SD voter ID law stands
By WAYNE ORTMAN
SIOUX FALLS, S.D. - A South Dakota law requiring voters to show photo identification at the polls probably was safe no matter how the U.S. Supreme Court ruled in a case from Indiana, Secretary of State Chris Nelson said.
The nation's high court, in a 6-3 ruling Monday, said states can require a photo ID without violating a voter's constitutional rights.
Nelson said he didn't think South Dakota's law would have been overturned had the Supreme Court ruled otherwise.
"Our law is different and distinct from Indiana in that ours contains a provision allowing people without a photo ID to sign a personal identification affidavit in lieu of showing an ID," Nelson said. "Indiana didn't have that and it's considered to be a more strict photo identification law than South Dakota has."
In South Dakota, a driver's license, passport or identification card from American Indian tribes, colleges, technical schools and federal agencies is accepted.
Anyone without a photo ID could still vote by signing an affidavit affirming their identity. They can face a perjury charge for giving false information.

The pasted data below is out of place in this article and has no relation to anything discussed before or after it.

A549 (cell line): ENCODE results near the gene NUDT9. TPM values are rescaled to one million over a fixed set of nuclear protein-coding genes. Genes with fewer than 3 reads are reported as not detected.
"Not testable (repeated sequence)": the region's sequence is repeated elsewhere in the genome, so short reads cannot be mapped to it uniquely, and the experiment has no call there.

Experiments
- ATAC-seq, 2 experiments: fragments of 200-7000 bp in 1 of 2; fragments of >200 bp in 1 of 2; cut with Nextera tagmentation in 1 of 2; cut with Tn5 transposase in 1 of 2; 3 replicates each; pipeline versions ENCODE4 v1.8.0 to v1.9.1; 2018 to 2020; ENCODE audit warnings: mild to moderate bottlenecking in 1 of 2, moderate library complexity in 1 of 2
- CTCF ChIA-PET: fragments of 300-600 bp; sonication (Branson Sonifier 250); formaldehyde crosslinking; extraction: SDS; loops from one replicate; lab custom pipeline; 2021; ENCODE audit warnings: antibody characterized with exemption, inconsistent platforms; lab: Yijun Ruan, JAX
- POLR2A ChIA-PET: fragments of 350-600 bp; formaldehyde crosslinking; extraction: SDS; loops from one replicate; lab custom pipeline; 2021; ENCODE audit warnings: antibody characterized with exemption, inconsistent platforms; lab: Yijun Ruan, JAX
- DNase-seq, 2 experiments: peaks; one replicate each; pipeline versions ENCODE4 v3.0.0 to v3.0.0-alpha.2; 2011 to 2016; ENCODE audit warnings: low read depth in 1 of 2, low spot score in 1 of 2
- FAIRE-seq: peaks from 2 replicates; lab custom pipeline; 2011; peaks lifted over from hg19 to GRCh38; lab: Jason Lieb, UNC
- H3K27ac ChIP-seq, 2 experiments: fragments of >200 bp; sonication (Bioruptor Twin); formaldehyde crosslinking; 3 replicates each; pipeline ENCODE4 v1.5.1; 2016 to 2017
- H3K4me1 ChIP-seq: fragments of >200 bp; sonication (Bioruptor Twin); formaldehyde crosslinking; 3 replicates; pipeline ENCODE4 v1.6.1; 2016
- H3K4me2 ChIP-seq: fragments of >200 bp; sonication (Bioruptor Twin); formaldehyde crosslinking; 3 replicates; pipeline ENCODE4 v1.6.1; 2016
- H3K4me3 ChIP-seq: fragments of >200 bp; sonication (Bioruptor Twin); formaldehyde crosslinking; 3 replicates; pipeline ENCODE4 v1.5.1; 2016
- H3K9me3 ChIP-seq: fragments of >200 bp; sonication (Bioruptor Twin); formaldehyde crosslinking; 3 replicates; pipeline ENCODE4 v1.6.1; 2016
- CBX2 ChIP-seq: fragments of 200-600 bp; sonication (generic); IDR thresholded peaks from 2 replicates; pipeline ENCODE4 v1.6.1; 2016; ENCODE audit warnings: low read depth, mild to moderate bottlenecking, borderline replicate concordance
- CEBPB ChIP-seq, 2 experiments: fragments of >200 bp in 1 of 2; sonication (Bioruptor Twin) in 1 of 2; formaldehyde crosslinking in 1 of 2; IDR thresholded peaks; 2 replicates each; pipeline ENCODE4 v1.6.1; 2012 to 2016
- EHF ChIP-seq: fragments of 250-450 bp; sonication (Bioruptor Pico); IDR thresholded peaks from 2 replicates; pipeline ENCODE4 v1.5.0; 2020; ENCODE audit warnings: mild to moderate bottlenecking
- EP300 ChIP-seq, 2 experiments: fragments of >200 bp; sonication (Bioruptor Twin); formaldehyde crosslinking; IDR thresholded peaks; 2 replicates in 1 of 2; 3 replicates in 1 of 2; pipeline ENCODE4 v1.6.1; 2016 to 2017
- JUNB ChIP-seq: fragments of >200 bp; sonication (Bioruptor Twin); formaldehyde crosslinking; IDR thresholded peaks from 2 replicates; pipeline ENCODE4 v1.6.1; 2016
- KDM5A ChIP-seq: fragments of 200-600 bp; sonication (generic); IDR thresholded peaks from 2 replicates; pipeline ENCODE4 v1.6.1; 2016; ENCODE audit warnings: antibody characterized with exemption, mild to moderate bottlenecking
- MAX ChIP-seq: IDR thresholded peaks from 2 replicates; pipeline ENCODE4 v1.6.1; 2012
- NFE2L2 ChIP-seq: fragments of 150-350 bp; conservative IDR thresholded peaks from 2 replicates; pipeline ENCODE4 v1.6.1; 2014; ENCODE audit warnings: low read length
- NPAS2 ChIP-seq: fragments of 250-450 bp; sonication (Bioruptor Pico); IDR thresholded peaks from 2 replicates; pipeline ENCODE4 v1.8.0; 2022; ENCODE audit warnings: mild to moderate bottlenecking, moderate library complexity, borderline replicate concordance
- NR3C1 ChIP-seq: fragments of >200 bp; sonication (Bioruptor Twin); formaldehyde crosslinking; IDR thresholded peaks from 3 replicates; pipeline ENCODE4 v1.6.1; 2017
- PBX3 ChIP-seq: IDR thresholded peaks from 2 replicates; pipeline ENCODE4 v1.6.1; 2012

Nelson acknowledged there were some problems early on in educating voters and election workers about the 2003 law and the affidavit provision.
"We've gotten along pretty well since then. We've seen the percentage of people with a photo ID increase in the last couple of general elections as people get used to it. In the last general election, 98 percent had a photo ID with them and were ready to show it."
Nelson said he supports the law, which was proposed to the Legislature by individual lawmakers and not by his office.
"It is one of those mechanisms to make sure we maintain the integrity of the election process," Nelson said.
Source URL: http://www.rapidcityjournal.com/articles/2008/04/29/ap-state-sd/d90b07980.txt